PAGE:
I'm borrowing Bob Latham's 45mm TS-E lens at the moment with the intention of trying some portraits with it soon. In the absence of a model, I thought I'd try a statue!
I took a series of 5 bracketed shots on the 1DsII and chose three of them to merge into an HDR. I wasn't happy with the grey-look of the statue so I used the adjustment brush in Lightroom (with help from the auto-mask option) to lighten the statue. The pre-Lightroom adjust (but post HDR) version is below for comparison!
Notice how the horizontal tilt on the lens has rendered the left hand side of the shot out of focus, but a plane of sharp focus has extended to the background on the right hand side.
I'm impressed with the quality of the output of the X100 at ISO 3200. I've added a little noise reduction in Lightroom, but to be honest, quality was impressive straight out of camera! This was handheld with a slow shutter speed.
FUJIFILM FinePix X100, f/2 @ 23 mm, 1/17, ISO 3200, No Flash
I really could have done with my Canon DSLR + off-camera flash guns or Lencarta lights for this shot. However, I had my Fuji X100, the little EF-20 gun and a Canon off-camera cord that happens to work with the Fuji.
I tried direct flash and the lighting was horrid and harsh with deep shadows cast on the wall behind. I couldn't really mix flash and ambient because the background lighting was so low.
Solution? Tape a sheet of A4 paper around the flashgun and use that to soften the light. Lighting softness is dependent on the effective size of the light - by bouncing off the paper, the light gets softer. As you'll see in future posts I could position the light to get different effects as well!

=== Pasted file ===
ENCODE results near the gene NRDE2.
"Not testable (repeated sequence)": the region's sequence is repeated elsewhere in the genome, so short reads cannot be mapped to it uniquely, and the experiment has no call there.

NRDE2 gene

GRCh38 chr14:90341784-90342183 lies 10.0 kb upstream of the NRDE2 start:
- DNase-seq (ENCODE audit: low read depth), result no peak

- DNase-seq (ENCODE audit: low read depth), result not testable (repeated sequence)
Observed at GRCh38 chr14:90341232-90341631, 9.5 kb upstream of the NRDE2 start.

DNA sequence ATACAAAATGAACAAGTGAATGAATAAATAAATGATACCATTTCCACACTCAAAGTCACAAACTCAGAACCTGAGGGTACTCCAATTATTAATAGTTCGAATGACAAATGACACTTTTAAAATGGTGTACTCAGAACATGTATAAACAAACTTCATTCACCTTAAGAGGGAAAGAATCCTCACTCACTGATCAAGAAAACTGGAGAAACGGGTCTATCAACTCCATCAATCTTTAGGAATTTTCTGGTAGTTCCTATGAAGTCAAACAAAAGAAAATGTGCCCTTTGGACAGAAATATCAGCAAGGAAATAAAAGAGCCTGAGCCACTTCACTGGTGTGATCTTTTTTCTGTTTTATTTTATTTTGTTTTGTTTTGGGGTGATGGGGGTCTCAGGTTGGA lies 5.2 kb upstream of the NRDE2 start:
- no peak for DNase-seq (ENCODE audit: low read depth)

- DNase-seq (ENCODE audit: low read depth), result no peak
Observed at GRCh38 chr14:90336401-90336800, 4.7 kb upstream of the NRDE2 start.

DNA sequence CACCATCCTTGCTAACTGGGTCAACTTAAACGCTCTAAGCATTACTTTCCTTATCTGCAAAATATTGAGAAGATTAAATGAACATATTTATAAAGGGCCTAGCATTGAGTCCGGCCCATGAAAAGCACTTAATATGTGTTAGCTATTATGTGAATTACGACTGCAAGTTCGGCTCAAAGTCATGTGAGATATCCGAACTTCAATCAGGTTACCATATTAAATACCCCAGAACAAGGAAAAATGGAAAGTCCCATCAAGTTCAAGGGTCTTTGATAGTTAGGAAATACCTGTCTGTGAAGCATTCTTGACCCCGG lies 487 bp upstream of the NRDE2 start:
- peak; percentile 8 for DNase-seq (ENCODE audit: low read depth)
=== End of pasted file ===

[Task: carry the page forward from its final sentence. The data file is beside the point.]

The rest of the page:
The result is some nice soft shadows around the nose and on the background. I removed some of the saturation to give a colder feel to the shot.
FUJIFILM FinePix X100, f/4 @ 23 mm, 1/1000, ISO 400, Flash
The lens allows you to tilt the front element to change the plane of focus (either to drastically increase or decrease depth of field) and a shift facility which is especially useful in capturing architecture whilst keeping parallel lines looking parallel.
The lens rotates and this combined with tilting the lens can give some interesting selective focus effects which I intend to try on portraiture.
Anyhow, one effect you can achieve with a tilted lens is to make real-life scenes look like models. Todays pic is not a great example of this - taken at night in miserable weather & a fairly boring subject, but it hints at what is possible. The blurring of the top and bottom of the frame (made possible with the tilt) gives the effect.
Probably best to click and see large to get the full effect, although I intend to take some more convincing examples soon.
Canon EOS-1Ds Mark II, f/5 @ 90 mm, 2s, ISO 100
Although I was keen to post something about the TS-E, the above shot is not the most exciting on the planet so I thought I'd add a portrait of my father taken at the New Forest last month. It is cropped from the full frame and was taken on the X100.
FUJIFILM FinePix X100, f/2.8 @ 23 mm, 1/125, ISO 500, Flash
I decided to have some fun with a shot I took of some fireworks. I extracted the colour from the black, copied it on to several layers and rotated the contents of the layers seperately to make this pattern:
This was the original image:
Canon EOS-1D Mark III, f/9 @ 40 mm, 1.3s, ISO 100, No Flash
Simple setup here - one large octabox close-in to subject gives a diffuse window-like light. We had little space to work in so I extended the black background in Photoshop to balance the composition and applied 'creamtone' preset in lightroom to convert to a warm monochrome.
Canon EOS-1Ds Mark II, f/11 @ 85 mm, 1/200, ISO 100
In this shot I tried to emulate an old colour-photo by using the 'yesteryear 1' preset which uses split toning to adjust the colours and adds a little vignette. To emphasize the effect further I added some grain.
FUJIFILM FinePix X100, f/5.6 @ 23 mm, 1/125, ISO 320, No Flash